Sadara Chemical receives bank responses for $20bn complex

24 July 2012

Commercial bank tranche oversubscribed and could be reduced in size

Saudi Arabia’s Sadara Chemical Company has received bids from banks interested in financing the firm’s $20bn petrochemicals complex.

About 16 international banks are understood to have responded by the 23 July deadline to fund the $2.7bn commercial bank tranche, along with the majority of the local banks. The deal is now understood to be oversubscribed, although it is still unclear what the total commitments offered by banks was.

Despite the oversubscription, sources close to the deal say, the bank tranche could be reduced in size as a result of an expected increase in the size of export credit agency (ECA) commitments, a potentially larger loan from the Saudi Industrial Development Fund, and a planned local currency sukuk (Islamic bond) that will be issued before the end of the year.

Saudi Aramco and the US’ Dow Chemical, the joint venture partners behind Sadara, are understood to be targeting pricing below the Barzan project in Qatar, which had $3.9bn of commercial debt with pricing starting at 130 basis points above the London interbank offered rate (Libor).

Several sources involved in the deal say pricing is likely to end up in the high double-digits for the Saudi riyal-denominated portion of the debt and in the low triple-digits for the dollar-denominated debt. “All the pricing talk is driven by being less than Barzan,” says one UAE-based banker, who has made an offer for the project.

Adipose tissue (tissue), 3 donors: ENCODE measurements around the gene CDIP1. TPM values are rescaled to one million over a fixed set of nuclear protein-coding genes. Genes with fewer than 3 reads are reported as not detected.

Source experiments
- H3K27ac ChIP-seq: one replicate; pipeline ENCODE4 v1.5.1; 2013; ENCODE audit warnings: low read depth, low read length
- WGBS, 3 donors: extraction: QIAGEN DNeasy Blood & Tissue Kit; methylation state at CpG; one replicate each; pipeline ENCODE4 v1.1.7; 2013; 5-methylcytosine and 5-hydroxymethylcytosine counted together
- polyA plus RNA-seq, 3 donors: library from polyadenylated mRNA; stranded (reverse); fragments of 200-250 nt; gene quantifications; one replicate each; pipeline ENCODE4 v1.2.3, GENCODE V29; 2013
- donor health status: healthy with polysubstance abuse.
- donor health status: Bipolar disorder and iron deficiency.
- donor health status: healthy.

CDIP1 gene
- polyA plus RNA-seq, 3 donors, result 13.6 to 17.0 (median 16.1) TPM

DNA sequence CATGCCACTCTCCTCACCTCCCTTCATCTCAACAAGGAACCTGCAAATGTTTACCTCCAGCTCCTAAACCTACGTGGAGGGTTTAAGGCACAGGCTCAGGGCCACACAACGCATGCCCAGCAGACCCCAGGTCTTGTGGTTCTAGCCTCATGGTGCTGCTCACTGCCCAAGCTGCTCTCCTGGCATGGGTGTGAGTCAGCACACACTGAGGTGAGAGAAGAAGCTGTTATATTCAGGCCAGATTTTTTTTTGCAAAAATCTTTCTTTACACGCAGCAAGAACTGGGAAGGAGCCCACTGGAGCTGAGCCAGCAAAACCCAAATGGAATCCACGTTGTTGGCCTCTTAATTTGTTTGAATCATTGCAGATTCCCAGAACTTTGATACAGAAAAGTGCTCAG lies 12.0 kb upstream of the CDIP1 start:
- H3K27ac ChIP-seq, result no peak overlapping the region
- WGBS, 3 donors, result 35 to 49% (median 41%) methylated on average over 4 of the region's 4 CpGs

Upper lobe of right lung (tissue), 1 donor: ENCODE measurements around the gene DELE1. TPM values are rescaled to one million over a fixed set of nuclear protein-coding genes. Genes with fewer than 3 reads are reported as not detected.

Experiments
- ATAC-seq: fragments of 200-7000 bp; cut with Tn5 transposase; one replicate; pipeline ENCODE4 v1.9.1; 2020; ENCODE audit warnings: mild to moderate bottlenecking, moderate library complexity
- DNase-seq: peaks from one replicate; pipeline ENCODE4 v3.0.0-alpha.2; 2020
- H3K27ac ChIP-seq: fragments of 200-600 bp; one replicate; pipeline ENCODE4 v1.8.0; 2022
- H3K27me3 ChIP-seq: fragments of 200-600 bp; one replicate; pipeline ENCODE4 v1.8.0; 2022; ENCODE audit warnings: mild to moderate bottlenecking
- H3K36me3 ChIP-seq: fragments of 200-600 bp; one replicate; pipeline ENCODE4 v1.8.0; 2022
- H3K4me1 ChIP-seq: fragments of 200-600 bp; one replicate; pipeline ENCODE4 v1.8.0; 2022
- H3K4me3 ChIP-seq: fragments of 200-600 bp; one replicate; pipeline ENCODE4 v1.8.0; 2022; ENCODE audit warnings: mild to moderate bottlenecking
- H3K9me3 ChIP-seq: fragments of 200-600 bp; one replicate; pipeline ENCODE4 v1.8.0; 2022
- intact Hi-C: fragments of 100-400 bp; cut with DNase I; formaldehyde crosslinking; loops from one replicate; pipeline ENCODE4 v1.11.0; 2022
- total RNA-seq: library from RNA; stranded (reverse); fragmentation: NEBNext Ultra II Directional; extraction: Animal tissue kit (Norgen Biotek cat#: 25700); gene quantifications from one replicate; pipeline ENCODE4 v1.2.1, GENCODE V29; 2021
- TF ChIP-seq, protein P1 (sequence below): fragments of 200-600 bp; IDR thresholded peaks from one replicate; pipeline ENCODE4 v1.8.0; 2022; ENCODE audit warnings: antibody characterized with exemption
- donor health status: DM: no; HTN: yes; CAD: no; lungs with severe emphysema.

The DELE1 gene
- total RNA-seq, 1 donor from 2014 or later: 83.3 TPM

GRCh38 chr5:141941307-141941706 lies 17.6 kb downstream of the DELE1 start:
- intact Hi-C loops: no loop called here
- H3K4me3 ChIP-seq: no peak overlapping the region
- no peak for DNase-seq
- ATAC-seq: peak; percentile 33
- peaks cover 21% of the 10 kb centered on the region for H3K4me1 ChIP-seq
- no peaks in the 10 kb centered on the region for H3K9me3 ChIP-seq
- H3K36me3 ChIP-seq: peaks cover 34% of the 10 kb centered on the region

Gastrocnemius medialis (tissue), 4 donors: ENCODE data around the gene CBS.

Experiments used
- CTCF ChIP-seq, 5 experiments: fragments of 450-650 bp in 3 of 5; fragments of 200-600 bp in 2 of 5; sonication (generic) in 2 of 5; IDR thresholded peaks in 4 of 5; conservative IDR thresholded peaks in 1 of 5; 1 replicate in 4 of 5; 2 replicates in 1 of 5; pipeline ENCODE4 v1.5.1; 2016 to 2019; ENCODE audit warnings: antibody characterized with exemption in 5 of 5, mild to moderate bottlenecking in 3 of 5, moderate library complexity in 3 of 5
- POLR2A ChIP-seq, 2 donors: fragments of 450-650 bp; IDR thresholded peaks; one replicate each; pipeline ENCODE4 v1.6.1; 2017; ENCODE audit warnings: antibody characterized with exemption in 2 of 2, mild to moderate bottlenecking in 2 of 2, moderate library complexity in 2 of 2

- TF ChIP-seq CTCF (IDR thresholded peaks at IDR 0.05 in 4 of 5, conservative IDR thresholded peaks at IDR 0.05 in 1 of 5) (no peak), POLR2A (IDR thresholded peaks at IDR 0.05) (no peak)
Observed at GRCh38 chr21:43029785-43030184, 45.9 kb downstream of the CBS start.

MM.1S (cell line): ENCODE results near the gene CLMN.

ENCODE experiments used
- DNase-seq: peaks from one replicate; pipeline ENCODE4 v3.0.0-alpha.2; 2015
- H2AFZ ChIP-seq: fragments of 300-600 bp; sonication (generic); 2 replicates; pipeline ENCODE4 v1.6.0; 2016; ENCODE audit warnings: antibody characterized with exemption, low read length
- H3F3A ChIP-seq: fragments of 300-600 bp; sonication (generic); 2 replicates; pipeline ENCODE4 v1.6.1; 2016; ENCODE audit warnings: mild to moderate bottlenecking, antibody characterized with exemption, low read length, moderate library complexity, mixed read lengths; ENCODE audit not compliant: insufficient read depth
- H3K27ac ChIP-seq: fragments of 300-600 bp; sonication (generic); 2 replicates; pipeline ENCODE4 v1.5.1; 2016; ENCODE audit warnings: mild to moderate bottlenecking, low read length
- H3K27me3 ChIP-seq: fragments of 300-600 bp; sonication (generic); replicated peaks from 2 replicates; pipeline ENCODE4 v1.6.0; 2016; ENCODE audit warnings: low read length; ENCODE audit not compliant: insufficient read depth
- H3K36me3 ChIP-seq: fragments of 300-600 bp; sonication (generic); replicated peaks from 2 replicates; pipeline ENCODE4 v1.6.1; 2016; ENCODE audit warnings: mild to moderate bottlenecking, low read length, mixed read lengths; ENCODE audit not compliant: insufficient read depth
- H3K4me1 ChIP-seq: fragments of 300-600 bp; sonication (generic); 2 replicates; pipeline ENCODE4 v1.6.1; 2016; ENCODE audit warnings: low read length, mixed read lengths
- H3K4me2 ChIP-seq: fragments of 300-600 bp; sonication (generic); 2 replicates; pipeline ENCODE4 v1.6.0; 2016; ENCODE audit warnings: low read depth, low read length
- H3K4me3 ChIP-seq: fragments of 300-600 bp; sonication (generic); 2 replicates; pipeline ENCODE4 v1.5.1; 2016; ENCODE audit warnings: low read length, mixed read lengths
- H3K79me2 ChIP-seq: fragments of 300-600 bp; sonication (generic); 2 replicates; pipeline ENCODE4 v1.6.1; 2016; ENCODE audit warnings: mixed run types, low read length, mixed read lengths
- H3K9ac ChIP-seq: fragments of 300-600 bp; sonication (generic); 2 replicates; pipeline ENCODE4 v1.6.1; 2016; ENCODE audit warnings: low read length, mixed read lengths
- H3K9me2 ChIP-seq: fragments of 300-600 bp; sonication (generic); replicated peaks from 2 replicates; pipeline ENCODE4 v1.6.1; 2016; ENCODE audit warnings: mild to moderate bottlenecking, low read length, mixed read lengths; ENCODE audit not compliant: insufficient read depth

The sponsors had put pricing starting at 35 basis points above Libor in the financial model they sent out to banks, a move that caused some concern among bankers.

“Aramco made it clear that this is a relationship defining deal, so if you want to bank them in the future, you have to take a bit of pain now,” says another international banker that is expecting to be a part of the funding group on the project.

With expectations that the deal will be priced at a loss for most banks, some international lenders are understood to be already planning to sell off their allocations to the final deal, rather than hold the loans for the 16-year tenor.

An international bond issue is also still being considered by the project sponsors, but even if it does go ahead it is unlikely to take place until next year. By that time the sponsors hope the financing will be closed and the bond would then be used to reduce other forms of debt.

The financing plan is currently split between $12.4bn of debt, and the rest equity contributions, including an initial public offering in Saudi Arabia.

Under the current funding breakdown, which could change in the next few months, the debt is made up of:

  • $6.5bn from ECAs
  • $2.7bn from commercial banks
  • $1.4bn from a sukuk
  • $1.3bn from the Public Investment Fund
  • $530m from the Saudi Industrial Development Fund

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